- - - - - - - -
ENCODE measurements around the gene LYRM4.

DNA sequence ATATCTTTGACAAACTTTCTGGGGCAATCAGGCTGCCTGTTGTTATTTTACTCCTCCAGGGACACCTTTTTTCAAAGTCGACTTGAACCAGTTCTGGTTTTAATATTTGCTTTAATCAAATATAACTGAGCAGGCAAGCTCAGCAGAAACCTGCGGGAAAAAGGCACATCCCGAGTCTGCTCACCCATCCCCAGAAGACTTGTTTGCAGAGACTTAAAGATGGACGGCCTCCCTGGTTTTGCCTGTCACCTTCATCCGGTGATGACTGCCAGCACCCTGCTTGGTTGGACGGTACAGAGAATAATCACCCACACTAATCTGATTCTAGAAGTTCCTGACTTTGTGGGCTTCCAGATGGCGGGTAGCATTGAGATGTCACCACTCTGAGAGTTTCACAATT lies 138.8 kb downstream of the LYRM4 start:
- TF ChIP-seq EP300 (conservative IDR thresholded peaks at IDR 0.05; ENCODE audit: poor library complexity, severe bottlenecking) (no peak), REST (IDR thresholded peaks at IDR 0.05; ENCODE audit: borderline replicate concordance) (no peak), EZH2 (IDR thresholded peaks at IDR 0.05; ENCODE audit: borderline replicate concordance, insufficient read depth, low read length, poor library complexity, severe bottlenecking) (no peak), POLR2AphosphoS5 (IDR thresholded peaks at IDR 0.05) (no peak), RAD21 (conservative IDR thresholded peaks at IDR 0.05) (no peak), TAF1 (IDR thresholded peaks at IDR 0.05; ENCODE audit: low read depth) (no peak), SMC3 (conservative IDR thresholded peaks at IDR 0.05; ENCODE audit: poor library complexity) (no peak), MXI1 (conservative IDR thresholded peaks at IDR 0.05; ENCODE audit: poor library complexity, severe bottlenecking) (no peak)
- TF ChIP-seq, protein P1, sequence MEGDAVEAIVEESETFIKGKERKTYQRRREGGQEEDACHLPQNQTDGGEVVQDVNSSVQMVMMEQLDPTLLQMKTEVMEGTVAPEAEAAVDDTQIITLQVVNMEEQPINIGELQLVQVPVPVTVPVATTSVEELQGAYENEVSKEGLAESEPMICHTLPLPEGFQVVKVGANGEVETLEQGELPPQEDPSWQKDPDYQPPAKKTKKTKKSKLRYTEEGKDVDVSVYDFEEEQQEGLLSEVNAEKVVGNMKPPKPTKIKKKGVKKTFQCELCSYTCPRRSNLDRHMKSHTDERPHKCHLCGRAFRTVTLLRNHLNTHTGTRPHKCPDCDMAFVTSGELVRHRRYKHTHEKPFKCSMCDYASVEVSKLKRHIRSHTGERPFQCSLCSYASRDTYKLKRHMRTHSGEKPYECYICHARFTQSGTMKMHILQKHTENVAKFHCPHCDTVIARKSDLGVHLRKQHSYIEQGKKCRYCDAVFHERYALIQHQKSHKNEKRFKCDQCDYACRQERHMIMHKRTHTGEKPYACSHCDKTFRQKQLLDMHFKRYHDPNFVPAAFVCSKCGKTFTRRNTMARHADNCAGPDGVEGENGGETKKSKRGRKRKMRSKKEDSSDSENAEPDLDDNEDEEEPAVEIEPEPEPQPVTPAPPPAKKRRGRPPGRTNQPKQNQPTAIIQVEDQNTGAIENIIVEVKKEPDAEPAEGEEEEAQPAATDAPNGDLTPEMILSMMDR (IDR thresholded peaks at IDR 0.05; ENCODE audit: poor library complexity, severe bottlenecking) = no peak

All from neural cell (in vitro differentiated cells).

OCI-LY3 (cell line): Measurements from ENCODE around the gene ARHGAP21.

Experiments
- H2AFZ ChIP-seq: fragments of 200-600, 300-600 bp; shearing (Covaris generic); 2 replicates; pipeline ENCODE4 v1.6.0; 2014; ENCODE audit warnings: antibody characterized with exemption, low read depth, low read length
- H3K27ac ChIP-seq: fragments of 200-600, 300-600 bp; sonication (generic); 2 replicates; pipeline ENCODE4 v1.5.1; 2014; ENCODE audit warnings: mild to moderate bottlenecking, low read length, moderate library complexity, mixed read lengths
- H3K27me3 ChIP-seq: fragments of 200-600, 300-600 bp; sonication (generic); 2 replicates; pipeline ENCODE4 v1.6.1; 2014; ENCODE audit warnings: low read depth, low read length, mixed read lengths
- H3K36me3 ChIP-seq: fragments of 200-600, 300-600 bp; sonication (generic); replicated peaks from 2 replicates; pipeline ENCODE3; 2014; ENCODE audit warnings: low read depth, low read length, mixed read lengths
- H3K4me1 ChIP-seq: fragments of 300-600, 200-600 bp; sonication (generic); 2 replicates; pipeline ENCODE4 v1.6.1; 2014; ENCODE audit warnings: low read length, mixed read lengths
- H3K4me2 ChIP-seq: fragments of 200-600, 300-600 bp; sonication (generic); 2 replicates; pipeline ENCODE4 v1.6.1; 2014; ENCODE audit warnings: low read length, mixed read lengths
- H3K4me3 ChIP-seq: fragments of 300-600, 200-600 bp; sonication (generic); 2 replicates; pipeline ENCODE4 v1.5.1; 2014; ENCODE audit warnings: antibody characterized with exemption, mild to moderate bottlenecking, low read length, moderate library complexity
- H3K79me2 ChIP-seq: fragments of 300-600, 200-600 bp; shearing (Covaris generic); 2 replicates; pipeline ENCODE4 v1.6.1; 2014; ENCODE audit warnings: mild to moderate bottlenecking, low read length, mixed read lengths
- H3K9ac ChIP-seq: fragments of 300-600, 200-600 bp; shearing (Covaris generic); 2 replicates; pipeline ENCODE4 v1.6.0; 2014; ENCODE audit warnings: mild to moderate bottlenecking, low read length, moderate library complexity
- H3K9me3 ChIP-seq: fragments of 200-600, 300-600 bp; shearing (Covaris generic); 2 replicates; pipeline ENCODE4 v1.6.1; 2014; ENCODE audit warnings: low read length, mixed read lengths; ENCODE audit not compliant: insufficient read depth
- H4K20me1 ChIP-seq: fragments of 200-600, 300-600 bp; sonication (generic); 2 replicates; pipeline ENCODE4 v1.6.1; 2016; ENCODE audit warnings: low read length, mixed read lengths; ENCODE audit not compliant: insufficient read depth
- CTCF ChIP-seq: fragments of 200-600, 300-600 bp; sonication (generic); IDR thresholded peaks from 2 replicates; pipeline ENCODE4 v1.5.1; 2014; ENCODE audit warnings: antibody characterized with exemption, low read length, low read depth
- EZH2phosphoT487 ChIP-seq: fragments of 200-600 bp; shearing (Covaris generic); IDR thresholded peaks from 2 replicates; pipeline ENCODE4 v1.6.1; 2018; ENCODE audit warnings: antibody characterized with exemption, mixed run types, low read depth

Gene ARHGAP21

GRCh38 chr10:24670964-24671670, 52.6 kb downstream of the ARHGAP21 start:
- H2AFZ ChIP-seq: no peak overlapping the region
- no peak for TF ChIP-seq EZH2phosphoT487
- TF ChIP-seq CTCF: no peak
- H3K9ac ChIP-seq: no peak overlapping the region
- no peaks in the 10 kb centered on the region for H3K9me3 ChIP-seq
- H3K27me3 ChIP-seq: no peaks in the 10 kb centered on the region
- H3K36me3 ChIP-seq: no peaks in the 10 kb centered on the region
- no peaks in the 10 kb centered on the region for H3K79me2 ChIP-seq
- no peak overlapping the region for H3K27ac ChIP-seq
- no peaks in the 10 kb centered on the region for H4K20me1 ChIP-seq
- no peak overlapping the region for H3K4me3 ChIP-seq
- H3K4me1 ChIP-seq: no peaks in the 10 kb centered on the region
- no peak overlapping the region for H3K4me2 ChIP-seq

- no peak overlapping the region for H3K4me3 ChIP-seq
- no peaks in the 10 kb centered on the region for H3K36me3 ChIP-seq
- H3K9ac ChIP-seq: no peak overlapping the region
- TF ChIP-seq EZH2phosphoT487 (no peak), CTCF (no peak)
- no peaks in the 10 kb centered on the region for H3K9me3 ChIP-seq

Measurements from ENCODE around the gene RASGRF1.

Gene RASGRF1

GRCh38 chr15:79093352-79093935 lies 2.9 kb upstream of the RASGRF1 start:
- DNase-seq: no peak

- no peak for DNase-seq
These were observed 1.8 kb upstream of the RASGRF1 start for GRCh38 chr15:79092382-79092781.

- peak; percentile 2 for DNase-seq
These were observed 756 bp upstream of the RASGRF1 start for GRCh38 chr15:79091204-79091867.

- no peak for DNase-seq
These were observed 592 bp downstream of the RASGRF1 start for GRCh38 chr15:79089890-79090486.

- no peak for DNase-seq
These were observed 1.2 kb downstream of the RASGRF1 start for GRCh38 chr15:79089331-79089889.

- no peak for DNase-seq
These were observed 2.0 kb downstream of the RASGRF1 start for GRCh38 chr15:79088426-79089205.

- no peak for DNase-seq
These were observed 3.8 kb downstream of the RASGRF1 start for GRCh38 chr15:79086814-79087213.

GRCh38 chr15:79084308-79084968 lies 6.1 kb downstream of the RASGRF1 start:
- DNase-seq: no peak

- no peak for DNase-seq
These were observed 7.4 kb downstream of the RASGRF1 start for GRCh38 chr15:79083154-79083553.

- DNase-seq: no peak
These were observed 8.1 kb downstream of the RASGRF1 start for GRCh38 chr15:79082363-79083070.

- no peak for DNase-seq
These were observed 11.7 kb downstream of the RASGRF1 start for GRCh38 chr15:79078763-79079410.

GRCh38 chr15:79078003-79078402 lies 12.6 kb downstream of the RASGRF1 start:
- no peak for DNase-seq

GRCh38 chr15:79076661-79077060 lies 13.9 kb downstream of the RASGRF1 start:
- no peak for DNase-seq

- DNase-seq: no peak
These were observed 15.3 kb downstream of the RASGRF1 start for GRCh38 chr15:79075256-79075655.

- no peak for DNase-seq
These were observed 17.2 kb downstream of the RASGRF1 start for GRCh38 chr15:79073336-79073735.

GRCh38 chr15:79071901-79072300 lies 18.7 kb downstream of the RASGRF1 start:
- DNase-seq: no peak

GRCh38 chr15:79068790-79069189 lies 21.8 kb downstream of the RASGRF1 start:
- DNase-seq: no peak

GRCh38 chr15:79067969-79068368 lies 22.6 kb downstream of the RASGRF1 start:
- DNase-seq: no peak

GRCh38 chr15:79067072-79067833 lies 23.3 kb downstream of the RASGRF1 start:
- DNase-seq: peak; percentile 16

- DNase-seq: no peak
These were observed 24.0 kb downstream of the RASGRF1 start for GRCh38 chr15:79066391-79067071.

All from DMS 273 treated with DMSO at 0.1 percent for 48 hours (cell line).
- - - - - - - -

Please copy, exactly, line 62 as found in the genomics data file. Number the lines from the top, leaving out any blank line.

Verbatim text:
These were observed 8.1 kb downstream of the RASGRF1 start for GRCh38 chr15:79082363-79083070.